…my above enunciated principle ought to be amended to read, “An x fails when it fails to change as the world changes” (instead of “…when the world changes”). In other words, the kind of change an historical entity must undergo in order to remain historically viable must be in consonance with the change occurring in the world. This is, obviously, or rather would be, a very difficult matter to nail down in quantitative terms. My schema remains highly abstract and general, and thus glides over any number of difficulties vis-à-vis the real world. But the point here is that it is not so much a matter of merely changing in parallel with the changing world, but changing how the world changes, changing in the way that the world changes.

It was also in this post that I first called this the principle of historical viability.

I now realize that what I then called historical viability might better be called existential viability — at least, by reformulating by principle of historical viability again and calling it the principle of existential viability, I can assimilate these ideas to my recent formulations of existential risk. Seeing historical viability through the lens of existential risk and existential viability allows us to formulate the following relationship between the latter two:

Existential viability is the condition that follows from the successful mitigation of existential risk.

Thus the achievement of existential risk mitigation is existential viability. So when we ask, “What makes an existent viable?” we can answer, “The successful mitigation of risks to that existent.” This gives us a formal framework for understanding existential viability as a successful mitigation of existential risk, but it tells us nothing about the material conditions that contribute to existential viability. Determining the material conditions of existential viability will be a matter both of empirical study and the formulation of a theoretical infrastructure adequate to the conditions that bear upon civilization. Neither of these exist yet, but we can make some rough observations about the material conditions of existential viability.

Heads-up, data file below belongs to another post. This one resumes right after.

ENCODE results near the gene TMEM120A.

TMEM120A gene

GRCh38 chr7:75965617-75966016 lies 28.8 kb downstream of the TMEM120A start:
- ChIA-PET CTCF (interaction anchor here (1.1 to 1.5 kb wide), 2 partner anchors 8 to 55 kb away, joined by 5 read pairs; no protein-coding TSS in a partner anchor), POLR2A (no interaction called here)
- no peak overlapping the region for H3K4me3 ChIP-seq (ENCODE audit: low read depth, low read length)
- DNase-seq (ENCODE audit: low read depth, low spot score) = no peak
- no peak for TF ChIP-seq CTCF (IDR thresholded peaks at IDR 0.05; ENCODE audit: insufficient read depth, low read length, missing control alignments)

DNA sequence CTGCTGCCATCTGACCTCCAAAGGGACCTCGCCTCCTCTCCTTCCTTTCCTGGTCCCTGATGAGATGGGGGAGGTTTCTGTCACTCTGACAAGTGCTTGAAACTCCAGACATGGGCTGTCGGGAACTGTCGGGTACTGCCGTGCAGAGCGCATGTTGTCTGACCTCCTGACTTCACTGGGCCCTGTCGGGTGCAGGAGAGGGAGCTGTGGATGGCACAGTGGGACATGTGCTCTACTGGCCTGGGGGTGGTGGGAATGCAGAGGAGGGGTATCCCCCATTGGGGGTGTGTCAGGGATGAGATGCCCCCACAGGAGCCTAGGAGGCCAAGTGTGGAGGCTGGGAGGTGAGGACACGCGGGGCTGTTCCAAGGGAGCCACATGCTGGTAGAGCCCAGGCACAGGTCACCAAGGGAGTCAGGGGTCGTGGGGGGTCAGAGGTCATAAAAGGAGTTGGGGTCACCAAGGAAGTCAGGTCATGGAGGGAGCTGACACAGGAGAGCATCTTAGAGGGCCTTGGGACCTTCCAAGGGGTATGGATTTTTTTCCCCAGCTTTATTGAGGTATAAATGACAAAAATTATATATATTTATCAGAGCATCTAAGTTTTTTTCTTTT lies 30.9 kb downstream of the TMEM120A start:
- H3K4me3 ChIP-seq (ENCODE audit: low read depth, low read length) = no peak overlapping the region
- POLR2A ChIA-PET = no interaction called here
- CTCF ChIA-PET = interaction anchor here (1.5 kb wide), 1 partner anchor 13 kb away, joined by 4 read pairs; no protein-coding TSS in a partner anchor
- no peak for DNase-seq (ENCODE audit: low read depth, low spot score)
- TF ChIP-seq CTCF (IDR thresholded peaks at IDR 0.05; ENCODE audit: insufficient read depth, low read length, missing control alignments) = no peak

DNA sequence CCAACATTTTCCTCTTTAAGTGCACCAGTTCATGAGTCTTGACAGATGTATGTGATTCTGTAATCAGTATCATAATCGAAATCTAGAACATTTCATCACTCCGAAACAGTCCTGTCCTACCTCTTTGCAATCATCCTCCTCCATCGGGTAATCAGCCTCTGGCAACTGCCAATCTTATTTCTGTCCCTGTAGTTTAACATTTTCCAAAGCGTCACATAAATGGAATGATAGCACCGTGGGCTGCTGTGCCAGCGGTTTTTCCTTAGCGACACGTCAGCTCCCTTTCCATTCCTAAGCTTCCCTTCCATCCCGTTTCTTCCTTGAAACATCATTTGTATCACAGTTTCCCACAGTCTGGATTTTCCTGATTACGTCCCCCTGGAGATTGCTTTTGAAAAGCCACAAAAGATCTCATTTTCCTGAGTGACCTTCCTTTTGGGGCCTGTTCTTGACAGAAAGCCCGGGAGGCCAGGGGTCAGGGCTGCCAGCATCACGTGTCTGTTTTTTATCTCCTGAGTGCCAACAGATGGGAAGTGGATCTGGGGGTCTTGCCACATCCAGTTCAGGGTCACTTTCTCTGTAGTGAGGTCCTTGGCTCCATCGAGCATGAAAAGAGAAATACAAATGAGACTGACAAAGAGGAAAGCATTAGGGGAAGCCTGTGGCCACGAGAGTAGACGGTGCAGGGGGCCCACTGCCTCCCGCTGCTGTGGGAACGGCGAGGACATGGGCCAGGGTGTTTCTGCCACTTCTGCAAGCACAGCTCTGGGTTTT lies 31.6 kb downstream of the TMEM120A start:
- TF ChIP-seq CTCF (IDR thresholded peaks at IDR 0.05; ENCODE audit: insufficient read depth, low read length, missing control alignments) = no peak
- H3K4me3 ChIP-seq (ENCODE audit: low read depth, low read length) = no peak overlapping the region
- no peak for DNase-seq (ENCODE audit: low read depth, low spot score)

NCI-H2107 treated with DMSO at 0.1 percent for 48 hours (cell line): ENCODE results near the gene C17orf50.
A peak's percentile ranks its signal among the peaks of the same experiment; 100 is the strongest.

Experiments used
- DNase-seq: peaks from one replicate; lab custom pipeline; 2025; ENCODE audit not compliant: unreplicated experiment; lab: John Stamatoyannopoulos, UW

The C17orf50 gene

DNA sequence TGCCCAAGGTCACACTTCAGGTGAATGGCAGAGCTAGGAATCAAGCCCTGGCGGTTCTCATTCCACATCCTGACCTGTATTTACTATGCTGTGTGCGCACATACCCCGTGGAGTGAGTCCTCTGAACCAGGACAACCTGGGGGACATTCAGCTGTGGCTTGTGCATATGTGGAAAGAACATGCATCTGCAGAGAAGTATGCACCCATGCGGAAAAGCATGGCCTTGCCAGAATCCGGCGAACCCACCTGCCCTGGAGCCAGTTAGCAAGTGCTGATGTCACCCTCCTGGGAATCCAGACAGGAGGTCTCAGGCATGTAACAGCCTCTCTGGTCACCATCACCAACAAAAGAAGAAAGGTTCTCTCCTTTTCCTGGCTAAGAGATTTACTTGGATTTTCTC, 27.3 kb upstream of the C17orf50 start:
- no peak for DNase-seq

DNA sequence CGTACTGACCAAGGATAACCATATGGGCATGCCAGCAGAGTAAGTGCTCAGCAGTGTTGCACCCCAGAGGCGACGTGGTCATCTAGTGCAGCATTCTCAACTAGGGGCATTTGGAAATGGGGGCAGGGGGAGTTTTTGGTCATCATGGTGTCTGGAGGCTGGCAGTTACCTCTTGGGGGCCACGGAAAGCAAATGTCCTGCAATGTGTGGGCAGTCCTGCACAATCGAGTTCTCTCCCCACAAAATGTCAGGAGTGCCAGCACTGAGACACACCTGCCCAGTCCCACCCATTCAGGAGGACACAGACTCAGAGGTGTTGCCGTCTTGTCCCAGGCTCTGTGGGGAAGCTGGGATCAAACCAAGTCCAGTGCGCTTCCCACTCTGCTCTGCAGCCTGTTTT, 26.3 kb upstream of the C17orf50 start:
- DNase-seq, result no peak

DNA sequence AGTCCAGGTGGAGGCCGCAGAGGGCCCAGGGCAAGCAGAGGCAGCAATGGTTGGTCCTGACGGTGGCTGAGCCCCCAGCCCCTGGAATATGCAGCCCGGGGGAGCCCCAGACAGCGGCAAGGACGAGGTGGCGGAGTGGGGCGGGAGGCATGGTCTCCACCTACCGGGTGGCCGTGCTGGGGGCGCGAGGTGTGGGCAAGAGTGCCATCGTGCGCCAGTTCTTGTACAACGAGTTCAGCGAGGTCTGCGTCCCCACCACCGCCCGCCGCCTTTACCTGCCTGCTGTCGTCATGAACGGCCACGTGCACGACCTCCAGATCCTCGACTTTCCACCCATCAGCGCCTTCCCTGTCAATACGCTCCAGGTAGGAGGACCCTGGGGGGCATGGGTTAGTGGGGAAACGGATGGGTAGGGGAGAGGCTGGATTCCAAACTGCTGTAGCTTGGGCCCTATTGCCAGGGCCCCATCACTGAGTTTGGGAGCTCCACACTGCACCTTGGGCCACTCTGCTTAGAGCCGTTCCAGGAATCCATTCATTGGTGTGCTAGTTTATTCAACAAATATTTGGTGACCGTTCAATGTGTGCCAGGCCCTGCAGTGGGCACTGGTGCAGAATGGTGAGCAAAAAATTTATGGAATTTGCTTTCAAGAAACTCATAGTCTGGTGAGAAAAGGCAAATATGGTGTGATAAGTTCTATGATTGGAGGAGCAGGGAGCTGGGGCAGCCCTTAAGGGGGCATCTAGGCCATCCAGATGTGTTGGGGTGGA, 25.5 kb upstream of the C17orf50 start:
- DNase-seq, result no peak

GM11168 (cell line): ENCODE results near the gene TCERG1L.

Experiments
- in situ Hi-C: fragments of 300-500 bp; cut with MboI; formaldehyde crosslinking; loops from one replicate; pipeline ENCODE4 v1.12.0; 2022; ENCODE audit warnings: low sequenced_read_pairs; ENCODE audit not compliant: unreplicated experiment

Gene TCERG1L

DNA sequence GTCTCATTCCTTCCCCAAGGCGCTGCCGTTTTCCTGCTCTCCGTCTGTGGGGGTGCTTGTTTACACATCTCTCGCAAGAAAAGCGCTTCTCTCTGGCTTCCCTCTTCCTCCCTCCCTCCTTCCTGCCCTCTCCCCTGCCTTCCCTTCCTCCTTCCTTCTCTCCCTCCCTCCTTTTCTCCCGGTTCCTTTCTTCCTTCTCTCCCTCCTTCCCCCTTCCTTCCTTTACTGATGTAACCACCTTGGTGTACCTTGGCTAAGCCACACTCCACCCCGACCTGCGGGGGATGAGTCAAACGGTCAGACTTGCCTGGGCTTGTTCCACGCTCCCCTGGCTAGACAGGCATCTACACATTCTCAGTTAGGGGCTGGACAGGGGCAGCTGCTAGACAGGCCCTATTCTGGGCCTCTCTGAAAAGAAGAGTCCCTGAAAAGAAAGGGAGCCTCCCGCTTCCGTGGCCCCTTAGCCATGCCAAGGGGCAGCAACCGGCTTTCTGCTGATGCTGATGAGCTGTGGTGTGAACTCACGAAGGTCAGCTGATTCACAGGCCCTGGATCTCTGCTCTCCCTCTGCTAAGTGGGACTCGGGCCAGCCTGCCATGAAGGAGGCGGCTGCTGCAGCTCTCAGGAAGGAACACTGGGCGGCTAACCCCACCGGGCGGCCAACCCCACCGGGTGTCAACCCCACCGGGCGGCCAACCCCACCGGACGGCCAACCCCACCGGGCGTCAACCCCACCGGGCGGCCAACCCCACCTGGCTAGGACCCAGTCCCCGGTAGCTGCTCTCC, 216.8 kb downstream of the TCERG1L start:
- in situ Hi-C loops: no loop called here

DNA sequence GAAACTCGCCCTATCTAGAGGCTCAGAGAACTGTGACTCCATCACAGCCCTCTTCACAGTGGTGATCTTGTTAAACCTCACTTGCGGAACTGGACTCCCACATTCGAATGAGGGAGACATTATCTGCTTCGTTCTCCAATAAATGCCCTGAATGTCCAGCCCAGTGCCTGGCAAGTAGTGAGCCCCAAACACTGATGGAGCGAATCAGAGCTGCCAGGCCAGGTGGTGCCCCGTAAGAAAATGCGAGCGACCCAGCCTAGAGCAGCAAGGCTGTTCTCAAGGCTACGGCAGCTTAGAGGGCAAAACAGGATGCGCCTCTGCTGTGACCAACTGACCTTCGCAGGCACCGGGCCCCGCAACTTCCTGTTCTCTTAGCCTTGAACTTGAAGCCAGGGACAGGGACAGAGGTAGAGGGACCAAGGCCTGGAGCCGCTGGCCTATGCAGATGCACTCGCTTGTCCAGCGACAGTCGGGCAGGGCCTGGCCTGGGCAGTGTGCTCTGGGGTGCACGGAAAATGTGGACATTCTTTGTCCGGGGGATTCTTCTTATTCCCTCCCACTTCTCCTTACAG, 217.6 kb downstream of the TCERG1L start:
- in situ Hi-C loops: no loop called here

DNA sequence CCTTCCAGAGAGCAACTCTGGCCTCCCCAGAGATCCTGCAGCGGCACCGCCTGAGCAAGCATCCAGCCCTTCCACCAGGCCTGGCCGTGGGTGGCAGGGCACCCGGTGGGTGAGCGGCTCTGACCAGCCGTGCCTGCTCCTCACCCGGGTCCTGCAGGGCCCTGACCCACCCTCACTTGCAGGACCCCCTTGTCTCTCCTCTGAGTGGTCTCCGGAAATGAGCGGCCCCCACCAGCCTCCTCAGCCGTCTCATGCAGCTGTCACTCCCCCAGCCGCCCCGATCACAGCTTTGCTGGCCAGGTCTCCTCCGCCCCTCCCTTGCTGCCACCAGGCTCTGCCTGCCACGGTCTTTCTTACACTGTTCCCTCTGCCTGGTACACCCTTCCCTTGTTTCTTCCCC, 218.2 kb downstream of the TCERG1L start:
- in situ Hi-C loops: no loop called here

Different qualities in different places at different times have contributed to the viability of existents. This is one of the great lessons of natural selection: evolution is not about a ladder of progress, but about what organism is best adapted to the particular conditions of a particular area at a particular time. When the “organism” in question is civilization, the lesson of natural selection remains valid: civilizations do not describe a ladder of progress, but those civilizations that have survived have been those best adapted to the particular conditions of a particular region at a particular time. Existential risk mitigation is about making civilization part of evolution, i.e., part of the long term history of the universe.

To acknowledge the position of civilization in the long term history of the universe is to recognize that a change has come about in civilization as we know it, and this change is primarily the consequence of the advent of industrial-technological civilization: civilization is now global, populations across the planet, once isolated by geographical barriers, now communicate instantaneously and trade and travel nearly instantaneously. A global civilization means that civilization is no longer selected on the basis of local conditions at a particular place at a particular time — which was true of past civilizations. Civilization is now selected globally, and this means placing the earth that is the bearer of global civilization in a cosmological context of selection.

What selects a planet for the long term viability of the civilization that it bears? This is essentially a question of astrobiology, which is a point that I recently attempted to make in my recent presentation at the Icarus Interstellar Starship Congress and my post on Paul Gilster’s Centauri Dreams, Existential Risk and Far Future Civilization.

An astrobiological context suggests what we might call an astroecological context, and I have many times pointed out the relevance of ecology to questions of civilization. Pursuing the idea of existential viability may offer a new perspective for the application methods developed for the study of the complex systems of ecology to the complex systems of civilization. And civilizations are complex systems if they are anything.

There is a growing branch of mathematical ecology called viability theory, with obvious application to the viability of the complex systems of civilization. We can immediately see this applicability and relevance in the following passage:

“Agent-based complex systems such as economics, ecosystems, or societies, consist of autonomous agents such as organisms, humans, companies, or institutions that pursue their own objectives and interact with each other an their environment (Grimm et al. 2005). Fundamental questions about such systems address their stability properties: How long will these systems exist? How much do their characteristic features vary over time? Are they sensitive to disturbances? If so, will they recover to their original state, and if so, why, from what set of states, and how fast?”

Viability and Resilience of Complex Systems: Concepts, Methods and Case Studies from Ecology and Society (Understanding Complex Systems), edited by Guillaume Deffuant and Nigel Gilbert, p. 3